The SecondSunday of Advent
December 9, 2018 at Saint William Church in Naples, FL.
In this second week of Advent, it might be a good idea to put the image of the desert in front of us because it is the antithesis of the mall. In the desert there is nothing to buy. In the mall it is all about noise and lights and crowds of people. In the desert the only light is the stars, a beauty that is beyond our reach yet seems to have been created for nothing more than our wonder and delight. All around us there are other kinds of deserts. There is one on our southern boarder where poor people wander seeking something better as they bet their lives on a chance for peace and safety. There are deserts of loneliness in the midst of big cities and in nursing homes everywhere. These are deserts of desperation and helplessness, and we don’t have to go far to find them. These are deserts created by selfishness and greed, by human sinfulness, by power abused for self-protection rather than service. Those who suffer in these deserts are never the guilty.
This prophet who speaks for God is speaking to us today. The promise of this season is made for people in these deserts, and we are being charged with a mission to straighten out some things. These mountains he speaks of are still dividing people from one another. Mountains of debt keep poor people and poor nations helpless and hopeless. The crooked paths that the helpless follow seeking a place that is safe for the sake of their children need to be straightened. Twisted words and lies need to be straight forward so that words of compassion and understanding may bring comfort where these is none.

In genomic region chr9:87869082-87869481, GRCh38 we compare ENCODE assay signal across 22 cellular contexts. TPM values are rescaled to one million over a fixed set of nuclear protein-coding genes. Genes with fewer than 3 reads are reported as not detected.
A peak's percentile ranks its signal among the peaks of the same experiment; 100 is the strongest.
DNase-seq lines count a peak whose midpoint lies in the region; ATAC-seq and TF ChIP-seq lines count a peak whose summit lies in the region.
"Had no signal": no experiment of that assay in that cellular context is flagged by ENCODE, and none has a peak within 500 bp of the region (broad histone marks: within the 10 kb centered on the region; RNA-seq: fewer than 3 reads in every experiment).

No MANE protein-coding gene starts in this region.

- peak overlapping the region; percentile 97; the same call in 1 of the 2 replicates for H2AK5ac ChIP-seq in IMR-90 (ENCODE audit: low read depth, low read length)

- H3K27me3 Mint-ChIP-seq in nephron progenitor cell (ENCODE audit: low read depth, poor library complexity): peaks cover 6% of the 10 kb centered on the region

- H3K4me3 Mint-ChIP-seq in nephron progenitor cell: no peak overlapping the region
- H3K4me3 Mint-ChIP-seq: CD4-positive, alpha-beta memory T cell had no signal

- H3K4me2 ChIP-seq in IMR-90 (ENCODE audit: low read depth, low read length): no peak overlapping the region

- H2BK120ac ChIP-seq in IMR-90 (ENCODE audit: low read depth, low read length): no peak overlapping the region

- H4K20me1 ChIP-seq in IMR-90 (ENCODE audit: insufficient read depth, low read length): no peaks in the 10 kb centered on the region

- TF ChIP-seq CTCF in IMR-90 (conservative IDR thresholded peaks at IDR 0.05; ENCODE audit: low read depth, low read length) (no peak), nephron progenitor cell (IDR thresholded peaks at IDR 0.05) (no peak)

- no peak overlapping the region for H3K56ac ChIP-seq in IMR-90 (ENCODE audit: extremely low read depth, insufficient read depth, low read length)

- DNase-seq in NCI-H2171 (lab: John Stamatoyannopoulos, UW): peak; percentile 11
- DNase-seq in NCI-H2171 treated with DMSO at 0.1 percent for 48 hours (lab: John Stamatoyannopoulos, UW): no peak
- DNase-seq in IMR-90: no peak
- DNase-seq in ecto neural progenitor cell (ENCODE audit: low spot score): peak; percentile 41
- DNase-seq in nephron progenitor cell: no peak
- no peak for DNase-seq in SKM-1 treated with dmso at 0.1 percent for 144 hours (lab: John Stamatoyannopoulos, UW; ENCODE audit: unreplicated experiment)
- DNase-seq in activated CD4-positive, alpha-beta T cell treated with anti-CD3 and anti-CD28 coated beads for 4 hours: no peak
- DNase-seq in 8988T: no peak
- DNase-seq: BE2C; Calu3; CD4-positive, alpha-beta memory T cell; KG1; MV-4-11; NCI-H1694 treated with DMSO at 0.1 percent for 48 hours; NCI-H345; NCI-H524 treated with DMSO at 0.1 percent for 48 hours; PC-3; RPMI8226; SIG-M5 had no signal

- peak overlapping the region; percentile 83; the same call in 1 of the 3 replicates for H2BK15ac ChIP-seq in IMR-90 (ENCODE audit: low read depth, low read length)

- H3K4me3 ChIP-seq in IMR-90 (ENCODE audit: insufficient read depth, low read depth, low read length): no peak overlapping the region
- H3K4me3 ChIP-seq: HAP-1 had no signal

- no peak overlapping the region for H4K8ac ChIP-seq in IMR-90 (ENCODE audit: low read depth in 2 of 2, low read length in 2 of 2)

We need courage to enter into the valleys of depression and desperation that have trapped our brothers and sisters for too long leaving them with loneliness and fear. The prophet calls us to build bridges and repair broken relationships healing old wounds sometimes by simply saying: “I’m sorry”. To do that, we have to bend low, come down off our mountains of pride and privilege. None of that will ever happen as long as we hang out in the Mall and distract ourselves in a season of commercialism and consumerism. It is desert time for the people of God. The promise of these readings, and for that matter, the promise of Christmas is made for desert people. When you already have everything money can buy, there is not much to hope for; but in the desert, we can re-discover our greatest needs, to be loved, cared for, forgiven, and healed. These are gifts we can give one another because they have already been given to us so often and so freely.